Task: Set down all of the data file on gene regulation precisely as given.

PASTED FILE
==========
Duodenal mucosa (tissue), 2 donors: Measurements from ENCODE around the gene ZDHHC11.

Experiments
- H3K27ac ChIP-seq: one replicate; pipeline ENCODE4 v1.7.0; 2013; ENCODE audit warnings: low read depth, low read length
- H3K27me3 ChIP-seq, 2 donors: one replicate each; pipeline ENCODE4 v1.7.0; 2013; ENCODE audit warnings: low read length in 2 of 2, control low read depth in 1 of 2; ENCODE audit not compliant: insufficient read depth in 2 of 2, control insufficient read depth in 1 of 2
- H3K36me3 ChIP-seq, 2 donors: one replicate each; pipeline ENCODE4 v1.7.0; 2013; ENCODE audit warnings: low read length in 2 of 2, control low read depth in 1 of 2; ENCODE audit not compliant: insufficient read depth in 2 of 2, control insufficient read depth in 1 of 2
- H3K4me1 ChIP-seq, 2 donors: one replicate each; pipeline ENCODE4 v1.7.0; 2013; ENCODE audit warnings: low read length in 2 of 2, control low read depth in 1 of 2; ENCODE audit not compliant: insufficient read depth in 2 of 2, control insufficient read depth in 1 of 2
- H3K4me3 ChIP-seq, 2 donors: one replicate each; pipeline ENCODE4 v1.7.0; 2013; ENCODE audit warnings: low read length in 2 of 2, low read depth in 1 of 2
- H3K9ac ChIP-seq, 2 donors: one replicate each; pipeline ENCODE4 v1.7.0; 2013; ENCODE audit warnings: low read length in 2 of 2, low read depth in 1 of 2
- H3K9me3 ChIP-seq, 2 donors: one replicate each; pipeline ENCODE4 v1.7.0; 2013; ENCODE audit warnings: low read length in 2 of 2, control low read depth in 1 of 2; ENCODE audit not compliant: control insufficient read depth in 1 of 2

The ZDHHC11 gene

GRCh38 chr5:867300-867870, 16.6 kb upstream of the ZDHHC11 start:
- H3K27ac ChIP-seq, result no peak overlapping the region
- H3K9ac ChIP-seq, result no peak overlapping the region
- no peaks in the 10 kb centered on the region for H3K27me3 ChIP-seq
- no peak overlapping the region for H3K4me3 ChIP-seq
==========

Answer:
Duodenal mucosa (tissue), 2 donors: Measurements from ENCODE around the gene ZDHHC11.

Experiments
- H3K27ac ChIP-seq: one replicate; pipeline ENCODE4 v1.7.0; 2013; ENCODE audit warnings: low read depth, low read length
- H3K27me3 ChIP-seq, 2 donors: one replicate each; pipeline ENCODE4 v1.7.0; 2013; ENCODE audit warnings: low read length in 2 of 2, control low read depth in 1 of 2; ENCODE audit not compliant: insufficient read depth in 2 of 2, control insufficient read depth in 1 of 2
- H3K36me3 ChIP-seq, 2 donors: one replicate each; pipeline ENCODE4 v1.7.0; 2013; ENCODE audit warnings: low read length in 2 of 2, control low read depth in 1 of 2; ENCODE audit not compliant: insufficient read depth in 2 of 2, control insufficient read depth in 1 of 2
- H3K4me1 ChIP-seq, 2 donors: one replicate each; pipeline ENCODE4 v1.7.0; 2013; ENCODE audit warnings: low read length in 2 of 2, control low read depth in 1 of 2; ENCODE audit not compliant: insufficient read depth in 2 of 2, control insufficient read depth in 1 of 2
- H3K4me3 ChIP-seq, 2 donors: one replicate each; pipeline ENCODE4 v1.7.0; 2013; ENCODE audit warnings: low read length in 2 of 2, low read depth in 1 of 2
- H3K9ac ChIP-seq, 2 donors: one replicate each; pipeline ENCODE4 v1.7.0; 2013; ENCODE audit warnings: low read length in 2 of 2, low read depth in 1 of 2
- H3K9me3 ChIP-seq, 2 donors: one replicate each; pipeline ENCODE4 v1.7.0; 2013; ENCODE audit warnings: low read length in 2 of 2, control low read depth in 1 of 2; ENCODE audit not compliant: control insufficient read depth in 1 of 2

The ZDHHC11 gene

GRCh38 chr5:867300-867870, 16.6 kb upstream of the ZDHHC11 start:
- H3K27ac ChIP-seq, result no peak overlapping the region
- H3K9ac ChIP-seq, result no peak overlapping the region
- no peaks in the 10 kb centered on the region for H3K27me3 ChIP-seq
- no peak overlapping the region for H3K4me3 ChIP-seq